Hawaii EcosystemThe Hawaii Ecosystem
Ecosystem of Hawaii
Like the arid forest, they are often dominant by the omnipresent metrosideros poly-morpha (Myrtaceae) and can have treetops up to 20 m high. The large variety in metrosideros poly-morpha with a leaf color from deep, greens, grey to pale greens and blossoms that differ in color from purple to pale corals has resulted in the identification of a number of species
Others are characterized by a multitude of endemites such as Antidesma platephyllum (Euphorbiaceae), Bobea timeonioides, Hedyotis terminis, Psychotria hwaiiensis (Rubiaceae), Pisonia sandicensis (Nyctaginaceae) and Tetraplasandra hwaiensis (Araliaceae). Most of the subterranean stocks are also indigenous to the relatively unspoilt populations. The most common indigenous bushes are Cyrtandra platephylla (Gesneraceae), Dubautia scarabra (Asteraceae), Hedyotis heillebrandii ( "Rubiaceae"), Lysimachia heillebrandii ( "Primulaceae"), Myrsine sandwichesis ( "Myrsinaceae") and Vaccinium dentatum/Erikaceae.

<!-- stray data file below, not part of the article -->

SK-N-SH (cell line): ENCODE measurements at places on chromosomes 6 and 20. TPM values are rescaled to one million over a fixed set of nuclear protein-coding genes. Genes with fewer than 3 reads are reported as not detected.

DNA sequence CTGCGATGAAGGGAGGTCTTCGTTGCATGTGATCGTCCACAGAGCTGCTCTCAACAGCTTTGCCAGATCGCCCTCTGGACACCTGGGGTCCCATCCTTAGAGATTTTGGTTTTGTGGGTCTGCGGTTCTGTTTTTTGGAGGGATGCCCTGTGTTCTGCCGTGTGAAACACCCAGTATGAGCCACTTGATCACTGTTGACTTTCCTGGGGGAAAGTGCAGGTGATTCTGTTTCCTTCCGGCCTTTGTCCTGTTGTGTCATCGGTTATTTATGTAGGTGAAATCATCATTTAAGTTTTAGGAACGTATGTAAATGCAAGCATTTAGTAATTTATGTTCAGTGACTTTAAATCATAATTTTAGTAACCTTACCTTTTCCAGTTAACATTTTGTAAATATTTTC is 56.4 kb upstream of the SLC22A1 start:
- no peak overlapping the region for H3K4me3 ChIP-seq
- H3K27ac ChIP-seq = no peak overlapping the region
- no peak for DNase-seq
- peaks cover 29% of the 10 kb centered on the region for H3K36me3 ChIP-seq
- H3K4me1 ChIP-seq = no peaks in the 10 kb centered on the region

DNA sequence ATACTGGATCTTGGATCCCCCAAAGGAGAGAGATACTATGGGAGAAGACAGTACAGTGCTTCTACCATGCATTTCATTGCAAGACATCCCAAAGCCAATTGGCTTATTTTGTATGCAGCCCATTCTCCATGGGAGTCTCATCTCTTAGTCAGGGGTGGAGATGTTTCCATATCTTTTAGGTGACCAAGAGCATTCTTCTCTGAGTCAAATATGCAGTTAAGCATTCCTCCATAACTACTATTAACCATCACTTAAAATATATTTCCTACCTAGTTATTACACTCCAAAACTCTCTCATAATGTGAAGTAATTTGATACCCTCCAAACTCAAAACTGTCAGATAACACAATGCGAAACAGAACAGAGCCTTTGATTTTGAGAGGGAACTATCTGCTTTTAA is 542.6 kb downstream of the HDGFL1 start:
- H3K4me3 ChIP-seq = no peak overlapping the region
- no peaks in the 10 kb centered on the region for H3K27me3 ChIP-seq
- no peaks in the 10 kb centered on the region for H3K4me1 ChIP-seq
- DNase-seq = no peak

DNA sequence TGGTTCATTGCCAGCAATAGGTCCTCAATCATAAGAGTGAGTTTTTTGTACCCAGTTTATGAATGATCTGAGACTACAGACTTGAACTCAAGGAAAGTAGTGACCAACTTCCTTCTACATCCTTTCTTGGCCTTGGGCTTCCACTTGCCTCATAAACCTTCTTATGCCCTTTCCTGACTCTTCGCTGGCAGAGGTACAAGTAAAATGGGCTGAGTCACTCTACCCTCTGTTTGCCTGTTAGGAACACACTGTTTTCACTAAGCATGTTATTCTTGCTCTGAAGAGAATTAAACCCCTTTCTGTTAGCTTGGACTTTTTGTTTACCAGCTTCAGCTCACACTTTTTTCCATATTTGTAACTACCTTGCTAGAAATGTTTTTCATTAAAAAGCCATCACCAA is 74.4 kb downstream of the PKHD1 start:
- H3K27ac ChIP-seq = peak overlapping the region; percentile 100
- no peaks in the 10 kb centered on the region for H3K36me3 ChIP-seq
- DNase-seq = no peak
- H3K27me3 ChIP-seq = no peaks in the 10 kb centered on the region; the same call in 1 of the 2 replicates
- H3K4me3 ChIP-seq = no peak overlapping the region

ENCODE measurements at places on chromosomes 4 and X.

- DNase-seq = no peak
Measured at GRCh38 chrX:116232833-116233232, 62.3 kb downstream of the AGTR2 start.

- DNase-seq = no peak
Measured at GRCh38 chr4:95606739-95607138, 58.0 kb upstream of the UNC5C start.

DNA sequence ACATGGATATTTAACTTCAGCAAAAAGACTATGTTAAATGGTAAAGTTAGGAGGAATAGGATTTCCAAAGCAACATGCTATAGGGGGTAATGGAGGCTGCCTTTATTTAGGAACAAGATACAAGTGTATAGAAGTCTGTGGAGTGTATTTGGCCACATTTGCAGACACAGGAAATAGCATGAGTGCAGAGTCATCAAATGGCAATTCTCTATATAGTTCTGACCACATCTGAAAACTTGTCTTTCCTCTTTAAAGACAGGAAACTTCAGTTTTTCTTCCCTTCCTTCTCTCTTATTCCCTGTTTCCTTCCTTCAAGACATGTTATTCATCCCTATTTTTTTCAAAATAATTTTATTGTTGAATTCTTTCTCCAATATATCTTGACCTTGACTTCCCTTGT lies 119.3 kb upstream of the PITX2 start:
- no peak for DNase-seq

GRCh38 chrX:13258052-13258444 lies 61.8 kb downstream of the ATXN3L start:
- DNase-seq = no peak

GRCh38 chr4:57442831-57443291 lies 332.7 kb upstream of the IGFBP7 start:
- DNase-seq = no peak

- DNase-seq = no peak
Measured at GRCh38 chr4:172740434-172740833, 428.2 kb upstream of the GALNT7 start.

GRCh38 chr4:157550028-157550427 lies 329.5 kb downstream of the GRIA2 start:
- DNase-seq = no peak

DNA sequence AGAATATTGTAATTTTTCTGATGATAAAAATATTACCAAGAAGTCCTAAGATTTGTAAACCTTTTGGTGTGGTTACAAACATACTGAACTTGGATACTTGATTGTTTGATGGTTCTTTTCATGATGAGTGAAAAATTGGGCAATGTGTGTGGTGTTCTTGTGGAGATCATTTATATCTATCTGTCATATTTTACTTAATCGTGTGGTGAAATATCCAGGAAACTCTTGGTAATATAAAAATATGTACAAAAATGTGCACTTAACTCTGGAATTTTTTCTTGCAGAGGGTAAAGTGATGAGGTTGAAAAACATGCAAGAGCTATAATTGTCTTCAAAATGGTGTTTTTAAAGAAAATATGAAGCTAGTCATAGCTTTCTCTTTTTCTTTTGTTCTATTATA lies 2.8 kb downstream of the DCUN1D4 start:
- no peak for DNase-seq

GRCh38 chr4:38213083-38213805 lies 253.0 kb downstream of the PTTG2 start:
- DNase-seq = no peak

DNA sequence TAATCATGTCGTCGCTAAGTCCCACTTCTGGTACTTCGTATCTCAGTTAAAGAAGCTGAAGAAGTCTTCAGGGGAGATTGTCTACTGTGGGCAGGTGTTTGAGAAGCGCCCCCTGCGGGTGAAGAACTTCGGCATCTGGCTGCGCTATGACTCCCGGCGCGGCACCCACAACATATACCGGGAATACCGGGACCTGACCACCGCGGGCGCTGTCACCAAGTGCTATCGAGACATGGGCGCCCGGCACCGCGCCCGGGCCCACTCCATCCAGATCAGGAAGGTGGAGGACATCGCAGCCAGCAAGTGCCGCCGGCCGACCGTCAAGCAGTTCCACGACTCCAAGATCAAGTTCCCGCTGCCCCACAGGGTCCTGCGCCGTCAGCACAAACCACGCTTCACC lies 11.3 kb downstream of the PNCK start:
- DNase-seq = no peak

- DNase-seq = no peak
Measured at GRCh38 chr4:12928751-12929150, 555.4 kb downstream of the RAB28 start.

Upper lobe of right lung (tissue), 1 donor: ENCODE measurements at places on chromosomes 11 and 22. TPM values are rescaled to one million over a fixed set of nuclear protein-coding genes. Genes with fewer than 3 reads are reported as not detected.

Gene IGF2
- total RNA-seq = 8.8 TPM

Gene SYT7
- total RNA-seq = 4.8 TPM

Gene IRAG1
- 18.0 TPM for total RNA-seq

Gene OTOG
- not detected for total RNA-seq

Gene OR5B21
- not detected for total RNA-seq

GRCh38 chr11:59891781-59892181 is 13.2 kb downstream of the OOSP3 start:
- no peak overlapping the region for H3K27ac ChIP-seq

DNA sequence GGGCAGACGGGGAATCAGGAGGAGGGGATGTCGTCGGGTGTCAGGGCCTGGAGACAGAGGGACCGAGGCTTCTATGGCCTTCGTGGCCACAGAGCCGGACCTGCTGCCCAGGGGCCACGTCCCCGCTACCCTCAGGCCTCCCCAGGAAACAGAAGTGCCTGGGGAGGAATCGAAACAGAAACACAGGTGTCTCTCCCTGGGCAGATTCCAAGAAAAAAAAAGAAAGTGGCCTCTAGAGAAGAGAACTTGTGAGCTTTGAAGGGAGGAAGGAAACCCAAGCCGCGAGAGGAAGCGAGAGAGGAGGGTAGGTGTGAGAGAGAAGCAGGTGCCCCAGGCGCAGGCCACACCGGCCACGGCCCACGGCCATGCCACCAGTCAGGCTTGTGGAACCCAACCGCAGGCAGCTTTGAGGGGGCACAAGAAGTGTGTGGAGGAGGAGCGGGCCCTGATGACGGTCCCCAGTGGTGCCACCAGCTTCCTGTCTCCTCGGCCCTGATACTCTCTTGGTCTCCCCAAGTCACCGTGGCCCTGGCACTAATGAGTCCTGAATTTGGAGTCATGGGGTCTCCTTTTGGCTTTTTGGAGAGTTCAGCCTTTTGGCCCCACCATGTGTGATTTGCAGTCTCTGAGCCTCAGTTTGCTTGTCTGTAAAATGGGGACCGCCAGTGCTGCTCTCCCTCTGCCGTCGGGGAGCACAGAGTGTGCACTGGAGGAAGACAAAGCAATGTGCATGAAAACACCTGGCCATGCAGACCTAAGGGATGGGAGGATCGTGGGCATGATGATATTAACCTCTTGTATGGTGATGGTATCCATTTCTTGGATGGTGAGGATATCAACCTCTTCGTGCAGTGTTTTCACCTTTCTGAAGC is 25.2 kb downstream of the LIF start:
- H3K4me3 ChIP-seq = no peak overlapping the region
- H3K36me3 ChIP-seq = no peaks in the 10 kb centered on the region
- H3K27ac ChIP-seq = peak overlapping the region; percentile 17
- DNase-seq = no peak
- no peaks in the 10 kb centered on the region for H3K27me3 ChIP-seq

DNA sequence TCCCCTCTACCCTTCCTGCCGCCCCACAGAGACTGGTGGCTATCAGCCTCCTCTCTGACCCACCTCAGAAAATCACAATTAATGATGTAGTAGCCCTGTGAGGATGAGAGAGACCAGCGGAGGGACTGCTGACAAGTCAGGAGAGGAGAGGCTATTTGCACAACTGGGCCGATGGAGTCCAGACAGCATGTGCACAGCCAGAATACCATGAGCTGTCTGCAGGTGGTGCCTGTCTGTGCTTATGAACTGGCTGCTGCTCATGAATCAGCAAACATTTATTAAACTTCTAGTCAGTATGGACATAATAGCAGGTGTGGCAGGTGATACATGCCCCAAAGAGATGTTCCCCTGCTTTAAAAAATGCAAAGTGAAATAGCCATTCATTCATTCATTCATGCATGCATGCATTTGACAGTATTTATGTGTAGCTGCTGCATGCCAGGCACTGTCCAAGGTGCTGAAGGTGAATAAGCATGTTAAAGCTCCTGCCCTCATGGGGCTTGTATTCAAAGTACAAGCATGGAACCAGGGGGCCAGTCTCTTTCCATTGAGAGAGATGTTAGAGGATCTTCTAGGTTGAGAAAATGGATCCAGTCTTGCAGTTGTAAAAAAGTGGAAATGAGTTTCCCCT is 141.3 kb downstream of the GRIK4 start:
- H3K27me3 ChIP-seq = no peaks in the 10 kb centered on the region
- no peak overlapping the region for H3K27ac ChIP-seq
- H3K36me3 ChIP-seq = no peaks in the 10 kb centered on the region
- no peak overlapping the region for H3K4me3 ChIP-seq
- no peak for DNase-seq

They are also abundant in fern trees with types such as the indigenous Cibotium hemwaiiense (Dicksoniaceae) and high growth fern trees of the indigenous Sadleria type such as S. cyatheoides and S. pallida (Blechnaceae). Among the many smaller native fern are Athyrium mikrophyllum (Athyriaceae) and Ctenitis rubiginosa (Dryopteridaceae). The vine is relatively abundant in several indigenous Lamiaceae endemics, among them Phyllostegia Vivita and Stenogyne Robosa, and the Clermontia Campanulaceae bush, while the abundant epiphyte plant life comprises the Liliaceae astelia and a large number of film fern.
The low-lying arid forests, in which the metrosideros poly-morpha (Myrtaceae) usually grows but only predominates in Hawaii, can be found on all major isles up to an elevation of about 1500m. Crown heights vary between 4 and 20 metres, and except for the typical endemics Erythrina sandwichsis (Fabaceae), Euphorbia haleeleana (Euphorbiaceae) and Reynoldsia sanddwicensis (Araliaceae), all the trees and shrubs are periwig.
It seems that the variety of these woods correlates with the best geological example of the older Kaua'I and O'ahu, while the Hawaiian example is relatively desucker. Further important tree species are the indigenous Colubrina oppositifolia species (Rhamnaceae), Diospyros sandwiensis (Ebenaceae) and Nestegis sandwiensis (Oleaceae), each of which can predominate by area.